13 Loop Antenna As shown in Figure 2. Small Loop Antenna Large Loop Antenna z z y y Elevation Elevation y y x Azimuth x Azimuth Figure 2.14 Radiation Pattern of Small and Large Loop Antenna 26 .z y z λ 4 y x x Small Circular Loop Antenna Large Square Loop Antenna Figure 2.14. the radiation patterns are identical to that of a dipole despite the fact that the dipole is vertically polarized whereas the small circular loop is horizontally polarized.
The small loop antenna is very popular as a receiving antenna . In the plane of the loop. When the perimeter or circumference of the loop antenna is close to a wavelength. . then the helical antenna is said to be operating in the axial mode. and there is a lobe in a direction perpendicular to the side containing the feed (along the y axis). then the antenna operates in the normal mode.15 illustrates a helix antenna. The radiation pattern of the large loop antenna is different then that of the small loop antenna. For a one wavelength square loop antenna. When the helix diameter is very small as compared to the wavelength. Figure 2.15 Helix Antenna 27 . radiation is maximum normal to the plane of the loop (along the z axis).The performance of the loop antenna can be increased by filling the core with ferrite. 2. there is a null in the direction parallel to the side containing the feed (along the x axis). is wound into a helical shape. The antenna can operate in a number of modes. then the antenna is said to be a large loop antenna. Loop antennas generally have a gain from -2dB to 3dB and a bandwidth of around 10%. when the circumference of the helix is of the order of a wavelength. However.4 Helical Antennas A helical antenna or helix is one in which a conductor connected to a ground plane. This helps in increasing the radiation resistance.6. Axial Mode Radiation Helix Normal Mode Radiation Ground Plane Figure 2. however the two principal modes are the normal mode (broadside radiation) and the axial mode (endfire radiation). Single turn loop antennas are used in pagers and multiturn loop antennas are used in AM broadcast receivers.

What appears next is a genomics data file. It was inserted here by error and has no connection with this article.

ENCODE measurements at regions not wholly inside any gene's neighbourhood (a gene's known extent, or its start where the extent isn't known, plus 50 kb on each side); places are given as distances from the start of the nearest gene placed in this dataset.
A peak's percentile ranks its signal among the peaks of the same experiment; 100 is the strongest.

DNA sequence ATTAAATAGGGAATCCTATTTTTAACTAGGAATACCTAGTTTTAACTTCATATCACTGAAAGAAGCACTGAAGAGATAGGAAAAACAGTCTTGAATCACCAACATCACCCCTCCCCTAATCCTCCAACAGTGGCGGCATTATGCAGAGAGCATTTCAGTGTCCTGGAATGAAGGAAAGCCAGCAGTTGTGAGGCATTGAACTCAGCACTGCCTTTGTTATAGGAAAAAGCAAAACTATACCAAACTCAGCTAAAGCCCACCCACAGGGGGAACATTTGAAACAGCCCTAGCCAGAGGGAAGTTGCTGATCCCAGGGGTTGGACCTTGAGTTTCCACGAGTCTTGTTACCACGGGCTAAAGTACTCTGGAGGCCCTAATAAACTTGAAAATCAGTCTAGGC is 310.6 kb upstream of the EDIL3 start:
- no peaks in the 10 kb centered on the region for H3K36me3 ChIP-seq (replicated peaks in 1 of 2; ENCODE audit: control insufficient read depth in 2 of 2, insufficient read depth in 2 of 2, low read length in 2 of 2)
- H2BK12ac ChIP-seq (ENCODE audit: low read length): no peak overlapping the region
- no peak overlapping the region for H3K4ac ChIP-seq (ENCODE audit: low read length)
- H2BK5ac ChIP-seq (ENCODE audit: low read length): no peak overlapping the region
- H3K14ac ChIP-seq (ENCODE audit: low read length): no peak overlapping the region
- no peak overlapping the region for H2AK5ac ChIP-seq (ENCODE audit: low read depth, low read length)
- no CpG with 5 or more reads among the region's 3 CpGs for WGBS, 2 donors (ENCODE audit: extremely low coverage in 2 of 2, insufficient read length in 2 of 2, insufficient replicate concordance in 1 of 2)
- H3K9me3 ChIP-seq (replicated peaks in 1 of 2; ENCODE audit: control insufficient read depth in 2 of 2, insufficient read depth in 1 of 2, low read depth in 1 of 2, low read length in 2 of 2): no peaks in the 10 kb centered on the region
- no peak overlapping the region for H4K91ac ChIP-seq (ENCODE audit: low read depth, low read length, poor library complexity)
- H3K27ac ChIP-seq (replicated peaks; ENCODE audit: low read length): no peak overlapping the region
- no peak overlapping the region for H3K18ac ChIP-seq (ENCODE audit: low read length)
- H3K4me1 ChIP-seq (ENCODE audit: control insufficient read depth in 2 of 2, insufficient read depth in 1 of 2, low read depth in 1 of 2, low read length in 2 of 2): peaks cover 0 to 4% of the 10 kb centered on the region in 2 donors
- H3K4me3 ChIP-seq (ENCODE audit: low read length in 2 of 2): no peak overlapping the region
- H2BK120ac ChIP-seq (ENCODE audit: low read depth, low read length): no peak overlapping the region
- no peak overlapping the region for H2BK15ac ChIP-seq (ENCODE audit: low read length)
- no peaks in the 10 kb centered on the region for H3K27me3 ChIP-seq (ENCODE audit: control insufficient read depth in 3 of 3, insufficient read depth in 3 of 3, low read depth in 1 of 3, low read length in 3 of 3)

the antenna radiates as an endfire radiator with a single beam along the helix axis. This mode provides better gain (upto 15dB)  and high bandwidth ratio (1. 28 .16 Radiation Pattern of Helix Antenna In the axial mode of operation. z y z Elevation y x Azimuth Normal Mode Axial Mode Figure 2.In the normal mode of operation. the antenna in the axial mode is used mainly for satellite communications. the beam becomes narrower as the number of turns on the helix is increased. For this mode of operation. the antenna field is maximum in a plane normal to the helix axis and minimum along its axis.78:1) as compared to the normal mode of operation. Figure 2.16 above shows the radiation patterns for the normal mode as well as the axial mode of operations. This mode provides low bandwidth and is generally used for hand-portable mobile applications . Due to its broadband nature of operation.